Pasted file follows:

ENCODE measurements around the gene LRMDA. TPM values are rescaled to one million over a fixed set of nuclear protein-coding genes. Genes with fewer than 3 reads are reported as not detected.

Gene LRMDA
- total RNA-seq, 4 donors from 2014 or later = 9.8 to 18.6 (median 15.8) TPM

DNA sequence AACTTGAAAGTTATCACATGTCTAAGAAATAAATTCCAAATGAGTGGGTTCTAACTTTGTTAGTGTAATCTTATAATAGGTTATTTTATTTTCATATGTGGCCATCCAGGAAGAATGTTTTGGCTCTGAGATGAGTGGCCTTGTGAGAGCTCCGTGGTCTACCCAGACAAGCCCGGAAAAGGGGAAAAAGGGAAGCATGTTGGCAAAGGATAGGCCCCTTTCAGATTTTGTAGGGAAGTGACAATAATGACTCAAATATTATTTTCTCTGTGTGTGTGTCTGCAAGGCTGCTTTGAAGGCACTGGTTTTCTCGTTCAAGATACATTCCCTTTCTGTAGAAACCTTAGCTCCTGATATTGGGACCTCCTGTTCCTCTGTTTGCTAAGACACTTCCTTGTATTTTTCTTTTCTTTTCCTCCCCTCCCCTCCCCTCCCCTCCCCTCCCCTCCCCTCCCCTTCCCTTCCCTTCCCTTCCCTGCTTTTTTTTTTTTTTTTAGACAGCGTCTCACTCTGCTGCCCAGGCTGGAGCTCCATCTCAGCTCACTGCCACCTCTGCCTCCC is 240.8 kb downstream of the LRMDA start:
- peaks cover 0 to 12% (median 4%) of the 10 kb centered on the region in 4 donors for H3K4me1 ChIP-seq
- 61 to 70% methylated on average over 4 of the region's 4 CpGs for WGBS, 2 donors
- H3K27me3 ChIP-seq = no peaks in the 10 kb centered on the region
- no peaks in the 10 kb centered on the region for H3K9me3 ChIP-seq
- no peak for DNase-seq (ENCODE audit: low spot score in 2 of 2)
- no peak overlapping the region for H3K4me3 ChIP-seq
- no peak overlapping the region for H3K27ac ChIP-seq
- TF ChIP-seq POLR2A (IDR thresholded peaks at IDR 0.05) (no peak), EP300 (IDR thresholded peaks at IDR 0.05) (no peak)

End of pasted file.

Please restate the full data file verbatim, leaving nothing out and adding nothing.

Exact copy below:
ENCODE measurements around the gene LRMDA. TPM values are rescaled to one million over a fixed set of nuclear protein-coding genes. Genes with fewer than 3 reads are reported as not detected.

Gene LRMDA
- total RNA-seq, 4 donors from 2014 or later = 9.8 to 18.6 (median 15.8) TPM

DNA sequence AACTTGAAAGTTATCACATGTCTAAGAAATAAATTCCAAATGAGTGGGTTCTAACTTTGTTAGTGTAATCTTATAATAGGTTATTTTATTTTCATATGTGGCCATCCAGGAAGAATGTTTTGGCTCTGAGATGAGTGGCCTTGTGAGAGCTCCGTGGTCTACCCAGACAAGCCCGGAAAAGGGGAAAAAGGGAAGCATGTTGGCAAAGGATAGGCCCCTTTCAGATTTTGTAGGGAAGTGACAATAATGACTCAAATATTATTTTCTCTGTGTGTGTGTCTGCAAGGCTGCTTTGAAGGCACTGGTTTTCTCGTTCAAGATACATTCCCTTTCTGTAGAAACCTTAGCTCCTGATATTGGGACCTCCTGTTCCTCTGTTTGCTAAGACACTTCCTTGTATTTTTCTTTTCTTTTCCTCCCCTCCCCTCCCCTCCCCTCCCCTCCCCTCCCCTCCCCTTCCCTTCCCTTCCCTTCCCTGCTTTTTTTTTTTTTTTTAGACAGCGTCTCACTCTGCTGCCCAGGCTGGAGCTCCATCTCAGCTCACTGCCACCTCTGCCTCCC is 240.8 kb downstream of the LRMDA start:
- peaks cover 0 to 12% (median 4%) of the 10 kb centered on the region in 4 donors for H3K4me1 ChIP-seq
- 61 to 70% methylated on average over 4 of the region's 4 CpGs for WGBS, 2 donors
- H3K27me3 ChIP-seq = no peaks in the 10 kb centered on the region
- no peaks in the 10 kb centered on the region for H3K9me3 ChIP-seq
- no peak for DNase-seq (ENCODE audit: low spot score in 2 of 2)
- no peak overlapping the region for H3K4me3 ChIP-seq
- no peak overlapping the region for H3K27ac ChIP-seq
- TF ChIP-seq POLR2A (IDR thresholded peaks at IDR 0.05) (no peak), EP300 (IDR thresholded peaks at IDR 0.05) (no peak)